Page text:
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Baroness Sally Hamwee is a Liberal Democrat peer and member of Missing People's Policy and Research Advisory group

"The sudden disappearance of a loved one, perhaps without any obvious explanation as to the cause of the disappearance or any certain knowledge as to whether the missing person is alive, is a traumatic event for even the most resilient individual, particularly when the disappearance lasts for several months or even years.  The emotional and personal problems caused by absences of this length are all too obvious, but they can be compounded by the practical consequences of the disappearance.”

Not my words, but those of the Minister of State for Justice, introducing a Government consultation on guardianship of the property and affairs of missing people.

I first became aware of the problem when I heard it described by the father of a missing woman who had found he was unable to protect her finances. He was a solicitor, and I thought: If he can’t find his way through this, who can?  The answer is in effect: No-one.

The charity Missing People which, with their pro bono lawyers Clifford Chance, worked with the Ministry of Justice to develop the consultation paper, reports numerous distressing and intractable experiences. With no legal system for managing a missing person's affairs, they can fall into disarray with disconcerting speed.  Salaries may stop being paid into a bank account, but direct debits, mortgage payments and rent will continue to be paid out – until the funds run out.  However sympathetic a bank may be, it needs the signature of its account holder to change arrangements. Some may even regard themselves as unable to provide information.

Once you grasp the legal position, you can begin to see the practical impact.  You can’t use the missing person’s money to pay his rent and other bills.   You can’t sell a house which is in your and your missing husband’s joint names, but because your family’s circumstances have changed neither can you afford the mortgage.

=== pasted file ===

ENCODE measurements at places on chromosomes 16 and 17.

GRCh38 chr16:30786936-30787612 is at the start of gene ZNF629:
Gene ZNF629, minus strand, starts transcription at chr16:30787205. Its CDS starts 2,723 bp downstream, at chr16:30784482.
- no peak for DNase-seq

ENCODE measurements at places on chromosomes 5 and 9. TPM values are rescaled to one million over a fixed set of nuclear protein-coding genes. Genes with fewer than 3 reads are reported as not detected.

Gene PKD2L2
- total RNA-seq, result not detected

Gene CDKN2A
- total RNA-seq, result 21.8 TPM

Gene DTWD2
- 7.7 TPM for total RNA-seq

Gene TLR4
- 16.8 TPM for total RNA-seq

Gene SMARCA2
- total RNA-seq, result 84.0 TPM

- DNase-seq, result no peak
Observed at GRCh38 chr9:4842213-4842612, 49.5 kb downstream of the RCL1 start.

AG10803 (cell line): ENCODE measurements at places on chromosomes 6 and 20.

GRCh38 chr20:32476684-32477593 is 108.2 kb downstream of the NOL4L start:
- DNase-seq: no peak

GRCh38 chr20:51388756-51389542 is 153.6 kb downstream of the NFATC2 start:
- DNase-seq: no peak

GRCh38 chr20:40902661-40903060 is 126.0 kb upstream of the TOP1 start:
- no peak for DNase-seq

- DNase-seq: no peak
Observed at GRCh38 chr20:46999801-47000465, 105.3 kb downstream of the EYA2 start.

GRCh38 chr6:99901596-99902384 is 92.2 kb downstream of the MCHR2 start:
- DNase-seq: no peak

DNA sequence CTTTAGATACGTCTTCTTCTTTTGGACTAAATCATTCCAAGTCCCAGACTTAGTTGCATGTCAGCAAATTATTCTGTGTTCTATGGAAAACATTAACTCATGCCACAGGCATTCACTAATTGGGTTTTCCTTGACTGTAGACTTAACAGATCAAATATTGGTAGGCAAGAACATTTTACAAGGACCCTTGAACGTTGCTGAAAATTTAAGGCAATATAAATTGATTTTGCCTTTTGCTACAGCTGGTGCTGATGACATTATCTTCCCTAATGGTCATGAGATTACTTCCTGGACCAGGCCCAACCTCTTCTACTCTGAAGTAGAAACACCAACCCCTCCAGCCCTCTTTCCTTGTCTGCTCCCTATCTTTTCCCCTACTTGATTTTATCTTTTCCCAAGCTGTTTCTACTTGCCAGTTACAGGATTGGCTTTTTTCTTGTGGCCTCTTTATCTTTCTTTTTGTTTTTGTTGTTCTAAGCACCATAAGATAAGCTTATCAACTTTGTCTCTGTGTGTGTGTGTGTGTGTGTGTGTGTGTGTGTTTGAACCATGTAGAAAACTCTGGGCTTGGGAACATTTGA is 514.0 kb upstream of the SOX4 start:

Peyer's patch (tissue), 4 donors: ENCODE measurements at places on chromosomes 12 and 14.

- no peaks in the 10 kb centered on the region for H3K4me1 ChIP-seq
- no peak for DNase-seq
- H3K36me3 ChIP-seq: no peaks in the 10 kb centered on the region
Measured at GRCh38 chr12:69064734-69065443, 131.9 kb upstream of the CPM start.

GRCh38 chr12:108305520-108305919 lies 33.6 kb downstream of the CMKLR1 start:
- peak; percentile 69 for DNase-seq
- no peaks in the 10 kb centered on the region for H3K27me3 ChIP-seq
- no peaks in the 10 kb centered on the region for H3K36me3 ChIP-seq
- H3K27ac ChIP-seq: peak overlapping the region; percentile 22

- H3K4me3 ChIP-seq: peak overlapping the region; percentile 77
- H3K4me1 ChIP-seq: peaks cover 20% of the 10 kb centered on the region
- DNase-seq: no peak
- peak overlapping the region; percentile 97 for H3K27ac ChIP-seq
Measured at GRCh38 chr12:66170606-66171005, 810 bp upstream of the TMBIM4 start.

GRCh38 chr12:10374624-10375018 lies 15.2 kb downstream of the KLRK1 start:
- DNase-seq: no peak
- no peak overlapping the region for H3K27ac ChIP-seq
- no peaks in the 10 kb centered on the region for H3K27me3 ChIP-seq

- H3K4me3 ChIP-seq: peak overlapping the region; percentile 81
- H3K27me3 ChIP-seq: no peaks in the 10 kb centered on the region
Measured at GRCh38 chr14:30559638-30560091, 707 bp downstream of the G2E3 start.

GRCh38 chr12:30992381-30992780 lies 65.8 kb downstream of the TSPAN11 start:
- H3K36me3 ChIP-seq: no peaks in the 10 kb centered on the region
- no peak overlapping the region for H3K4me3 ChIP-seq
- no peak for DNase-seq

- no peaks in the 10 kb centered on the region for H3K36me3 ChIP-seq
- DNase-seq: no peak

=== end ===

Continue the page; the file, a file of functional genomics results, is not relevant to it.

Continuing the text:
And once you see the practical impact, you begin to get some idea of the emotional effect.  A wife explained that she went overnight “from being a couple and having two wages to … becoming a single mum who could only work part time, with a mortgage and bills to pay…. my husband was missing, and that in itself was traumatic enough, but there was still the everyday living to do as well.”  A mother put it, “I know it sounds so petty in the great scheme of what’s happened, but I didn’t want my son’s account to go overdrawn.  It mattered so much to me.”

Guardianship would enable the families of missing people to manage their property and affairs.  It would be welcome to financial institutions; they need legal certainty.  It would be a minimal cost to the public purse.  It could benefit thousands of families.

The Government’s consultation closed in November 2014, and there were indications that a bill was in the offing.  But as none has been published, on 14 June I will be introducing a Private Member’s Bill in the House of Lords.  I hope very much that it will quickly be overtaken by Government legislation.  The least we can do is to help with “the everyday living”.

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